FRASER, Colo. — Rocky Mountain National Park was burning. Once-tranquil mountain valleys and ranches were choked with smoke and flames. Thousands of cars jammed onto two-lane rural roads as new evacuation orders popped up by the minute.
Scenes of panic and destruction played out across Northern Colorado on Thursday as a late-season wildfire exploded through the parched woods and valleys around Rocky Mountain National Park, offering a grim example of how climate change is making fire seasons longer and more destructive across the West.
“This is the worst of the worst of the worst,” said Sheriff Brett Schroetlin of Grand County, where the East Troublesome Fire had burned about 125,600 acres by Thursday afternoon.
The fire destroyed what Sheriff Schroetlin characterized as “lots” of structures as it chewed through swaths of ranches, second homes, businesses and cabins, but officials did not have any estimates on how many buildings and homes were damaged. There were no reports of deaths or injuries.
Fire crews and residents were staggered by the fire’s speed and ferocity. It grew by more than 100,000 acres overnight into Thursday, a pace of 6,000 acres per hour, racing into Rocky Mountain National Park, forcing the park to close down, and jumping over the Continental Divide.
“The fire marshal was running through the streets saying to get out,” said Daniel Lintz, 33, who fled the town of Grand Lake on Wednesday night. “It was snowing ash.”
By Thursday afternoon, the fire was pushing toward the resort town of Estes Park, on the eastern side of the national park, turning skies smoky yellow and forcing rounds of mandatory evacuations there. Infrared maps posted by the National Weather Service showed a throbbing landscape of orange and red capturing the fire’s fierce growth.
It was just the latest of several wildfires that have ravaged Colorado in the past few weeks, lofting pillars of smoke and clotting skies around Denver with haze and ash.
Fire crews in Boulder County, home to the University of Colorado, are still fighting two fires that erupted in the foothills over the weekend, and firefighters have spent two months battling the Cameron Peak Fire north of Rocky Mountain National Park, which is now the largest wildfire in state history.
A snowstorm is expected to hammer Colorado this weekend, offering some hope that winter’s early arrival might tamp down fires and reduce the flammability of dry brush. But storms can also complicate firefighting efforts by reducing visibility and making scorched mountains vulnerable to landslides.
On Thursday, evacuees jammed the roads as officials expanded evacuation orders, their faces tight with anxiety as they tried to figure out where to go next. Hotels and motels across the area were booked up with evacuees. On the clogged roads, officers waved people through intersections to try to keep traffic flowing.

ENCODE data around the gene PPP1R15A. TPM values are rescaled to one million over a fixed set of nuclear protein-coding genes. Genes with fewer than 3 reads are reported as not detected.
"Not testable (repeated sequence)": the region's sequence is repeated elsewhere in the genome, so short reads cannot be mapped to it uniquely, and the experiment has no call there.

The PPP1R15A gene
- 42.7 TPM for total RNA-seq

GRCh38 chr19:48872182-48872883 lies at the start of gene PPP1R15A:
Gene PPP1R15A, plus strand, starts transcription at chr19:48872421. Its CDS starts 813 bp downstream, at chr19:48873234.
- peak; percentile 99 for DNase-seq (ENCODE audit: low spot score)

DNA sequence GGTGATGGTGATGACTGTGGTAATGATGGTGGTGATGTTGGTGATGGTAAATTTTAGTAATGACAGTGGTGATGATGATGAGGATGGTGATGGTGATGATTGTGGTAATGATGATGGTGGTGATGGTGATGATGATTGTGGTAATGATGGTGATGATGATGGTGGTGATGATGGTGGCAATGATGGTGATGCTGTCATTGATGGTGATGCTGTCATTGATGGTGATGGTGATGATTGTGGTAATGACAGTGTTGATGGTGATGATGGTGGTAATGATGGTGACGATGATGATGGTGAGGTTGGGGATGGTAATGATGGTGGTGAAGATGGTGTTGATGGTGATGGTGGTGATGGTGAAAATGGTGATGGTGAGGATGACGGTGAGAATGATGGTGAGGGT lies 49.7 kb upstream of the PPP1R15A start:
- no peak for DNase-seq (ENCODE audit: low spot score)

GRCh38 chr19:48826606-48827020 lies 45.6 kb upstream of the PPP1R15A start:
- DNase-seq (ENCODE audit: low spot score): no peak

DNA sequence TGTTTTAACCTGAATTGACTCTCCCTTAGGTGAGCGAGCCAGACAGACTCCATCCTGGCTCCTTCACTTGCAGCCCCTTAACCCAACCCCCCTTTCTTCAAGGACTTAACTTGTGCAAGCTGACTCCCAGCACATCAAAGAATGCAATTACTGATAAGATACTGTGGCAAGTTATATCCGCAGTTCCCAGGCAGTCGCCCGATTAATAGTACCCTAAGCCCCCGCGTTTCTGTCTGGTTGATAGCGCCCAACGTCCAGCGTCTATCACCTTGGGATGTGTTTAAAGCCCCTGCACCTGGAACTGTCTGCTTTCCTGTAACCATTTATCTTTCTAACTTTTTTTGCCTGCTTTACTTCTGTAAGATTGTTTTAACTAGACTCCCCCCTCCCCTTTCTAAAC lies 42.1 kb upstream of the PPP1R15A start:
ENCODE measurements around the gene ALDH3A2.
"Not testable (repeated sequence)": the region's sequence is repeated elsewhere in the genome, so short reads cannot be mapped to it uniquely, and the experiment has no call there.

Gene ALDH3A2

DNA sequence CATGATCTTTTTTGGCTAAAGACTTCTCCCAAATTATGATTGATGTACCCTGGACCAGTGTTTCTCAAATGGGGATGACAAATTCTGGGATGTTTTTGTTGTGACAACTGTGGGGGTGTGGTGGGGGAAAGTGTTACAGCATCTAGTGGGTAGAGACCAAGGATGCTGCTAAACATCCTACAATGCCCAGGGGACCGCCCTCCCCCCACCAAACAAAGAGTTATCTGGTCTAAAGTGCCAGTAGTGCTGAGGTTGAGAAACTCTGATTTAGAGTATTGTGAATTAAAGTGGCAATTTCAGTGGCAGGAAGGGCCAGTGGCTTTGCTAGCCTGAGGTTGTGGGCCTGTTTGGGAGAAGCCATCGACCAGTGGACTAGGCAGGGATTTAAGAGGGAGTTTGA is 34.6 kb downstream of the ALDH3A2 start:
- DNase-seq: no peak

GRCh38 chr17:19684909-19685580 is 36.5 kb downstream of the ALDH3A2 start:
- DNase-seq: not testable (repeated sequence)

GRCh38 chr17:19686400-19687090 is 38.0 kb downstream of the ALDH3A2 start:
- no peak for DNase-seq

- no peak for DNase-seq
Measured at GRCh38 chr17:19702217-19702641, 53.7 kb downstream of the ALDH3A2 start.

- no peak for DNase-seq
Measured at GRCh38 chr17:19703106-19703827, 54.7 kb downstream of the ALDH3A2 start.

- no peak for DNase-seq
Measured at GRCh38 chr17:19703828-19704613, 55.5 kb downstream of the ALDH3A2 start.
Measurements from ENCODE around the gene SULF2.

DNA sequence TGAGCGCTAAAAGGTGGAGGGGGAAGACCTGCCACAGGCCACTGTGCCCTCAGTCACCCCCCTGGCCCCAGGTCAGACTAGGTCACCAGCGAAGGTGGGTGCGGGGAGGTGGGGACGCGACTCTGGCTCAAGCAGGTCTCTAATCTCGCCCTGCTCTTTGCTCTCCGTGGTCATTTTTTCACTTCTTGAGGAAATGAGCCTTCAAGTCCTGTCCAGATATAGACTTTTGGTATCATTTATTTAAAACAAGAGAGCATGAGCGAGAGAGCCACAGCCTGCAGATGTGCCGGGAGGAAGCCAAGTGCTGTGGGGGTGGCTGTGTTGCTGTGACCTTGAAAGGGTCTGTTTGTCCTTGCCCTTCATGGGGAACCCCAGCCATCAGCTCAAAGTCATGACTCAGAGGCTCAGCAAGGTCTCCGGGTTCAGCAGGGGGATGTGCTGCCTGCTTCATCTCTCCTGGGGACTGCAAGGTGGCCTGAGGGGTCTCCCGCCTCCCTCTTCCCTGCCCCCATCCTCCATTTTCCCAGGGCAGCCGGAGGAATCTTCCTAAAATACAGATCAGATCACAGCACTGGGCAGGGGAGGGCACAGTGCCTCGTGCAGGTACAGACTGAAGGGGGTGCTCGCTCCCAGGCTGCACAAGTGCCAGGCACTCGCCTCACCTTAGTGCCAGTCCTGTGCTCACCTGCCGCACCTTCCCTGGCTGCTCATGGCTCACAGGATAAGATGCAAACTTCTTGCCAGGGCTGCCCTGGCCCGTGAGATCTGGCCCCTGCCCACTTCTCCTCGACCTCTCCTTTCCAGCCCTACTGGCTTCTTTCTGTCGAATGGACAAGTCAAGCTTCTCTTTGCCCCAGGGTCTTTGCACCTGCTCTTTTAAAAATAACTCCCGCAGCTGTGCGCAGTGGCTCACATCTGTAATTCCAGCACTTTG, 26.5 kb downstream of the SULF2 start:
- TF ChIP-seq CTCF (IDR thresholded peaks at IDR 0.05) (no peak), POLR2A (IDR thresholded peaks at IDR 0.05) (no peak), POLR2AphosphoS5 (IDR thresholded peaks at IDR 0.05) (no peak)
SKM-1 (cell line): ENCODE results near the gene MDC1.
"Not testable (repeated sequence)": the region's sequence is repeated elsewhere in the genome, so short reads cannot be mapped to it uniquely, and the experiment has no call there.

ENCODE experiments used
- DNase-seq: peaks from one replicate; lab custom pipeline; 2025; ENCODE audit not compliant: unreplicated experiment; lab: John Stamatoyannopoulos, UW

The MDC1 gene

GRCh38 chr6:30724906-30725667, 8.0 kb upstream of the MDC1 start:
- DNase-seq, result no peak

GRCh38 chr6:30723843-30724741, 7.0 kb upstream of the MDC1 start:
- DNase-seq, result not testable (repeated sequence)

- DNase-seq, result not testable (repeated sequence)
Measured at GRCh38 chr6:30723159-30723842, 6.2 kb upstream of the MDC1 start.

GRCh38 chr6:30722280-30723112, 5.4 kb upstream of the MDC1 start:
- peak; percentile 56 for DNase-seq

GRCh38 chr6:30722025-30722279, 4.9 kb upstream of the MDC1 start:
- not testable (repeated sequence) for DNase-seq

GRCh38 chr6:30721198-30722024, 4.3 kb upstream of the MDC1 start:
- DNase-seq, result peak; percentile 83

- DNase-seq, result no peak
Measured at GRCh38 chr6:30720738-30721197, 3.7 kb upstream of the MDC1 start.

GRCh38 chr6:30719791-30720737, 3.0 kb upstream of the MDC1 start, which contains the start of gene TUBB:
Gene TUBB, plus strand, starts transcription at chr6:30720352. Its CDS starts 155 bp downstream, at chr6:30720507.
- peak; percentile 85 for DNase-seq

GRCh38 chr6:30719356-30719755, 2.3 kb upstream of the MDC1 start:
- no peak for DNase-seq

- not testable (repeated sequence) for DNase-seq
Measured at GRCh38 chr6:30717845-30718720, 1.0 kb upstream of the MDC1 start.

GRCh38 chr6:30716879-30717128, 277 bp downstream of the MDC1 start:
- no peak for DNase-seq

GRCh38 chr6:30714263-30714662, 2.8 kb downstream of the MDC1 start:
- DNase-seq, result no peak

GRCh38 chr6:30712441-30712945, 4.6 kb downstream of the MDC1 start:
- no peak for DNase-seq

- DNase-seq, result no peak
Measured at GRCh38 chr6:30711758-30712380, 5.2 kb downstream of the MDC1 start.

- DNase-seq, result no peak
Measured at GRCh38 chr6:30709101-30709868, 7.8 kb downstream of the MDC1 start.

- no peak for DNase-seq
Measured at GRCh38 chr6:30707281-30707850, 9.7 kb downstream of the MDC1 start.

In the town of Fraser, outside the evacuation zone, the parking lot outside a Safeway grocery store was bustling with people buying emergency supplies.
Travis Darby was loading groceries he’d bought into the back of his SUV, as the heavy veil of smoke continued to mass directly to the north. He would be taking them to a nearby school for distribution to evacuees. Prepackaged foods, crackers, bread, fruit and canned goods made up most of his load.
“This is a very small community, and this is the kind of thing we do,” Mr. Darby said. “We take care of each other. There are people who have lost everything.”
Mr. Darby said he anxiously followed an emergency radio scanner on Wednesday night, as emergency response workers and firefighters fought to save the resort town of Grand Lake, to the north, with few resources.
“To hear them fighting to try to save that town, on the fly, it was an amazing thing to hear,” he said.
Weather forecasters warned that high winds and tinder-dry vegetation were also creating extreme fire danger in Northern California’s Napa region and the foothills around the Bay Area.
Wildfires have burned more than four million acres across California just this year, and forecasters for the National Weather Service said the critical danger posed by gusting winds was likely to last through Monday.
Cooler temperatures, rain and snow have helped to quench some blazes that raked the Pacific Northwest last month, but fire scientists said the wildfires stampeding through Colorado on the cusp of winter show how climate change is prolonging fire seasons.
Philip Higuera, an associate professor of fire ecology at the University of Montana, described a landscape in Colorado poised to explode. He said moisture levels in deadfall like logs and other fuels were at record low levels while measurements of how fast and ferociously fires are expected to grow were at record highs.
“People have built and developed in these areas without recognizing the hazard they’re in, and climate change is notching that up every year,” he said. “It has me concerned for communities across the West that are in increasingly flammable landscapes.”
Charlie Brennan reported from Fraser, and Jack Healy from Denver.
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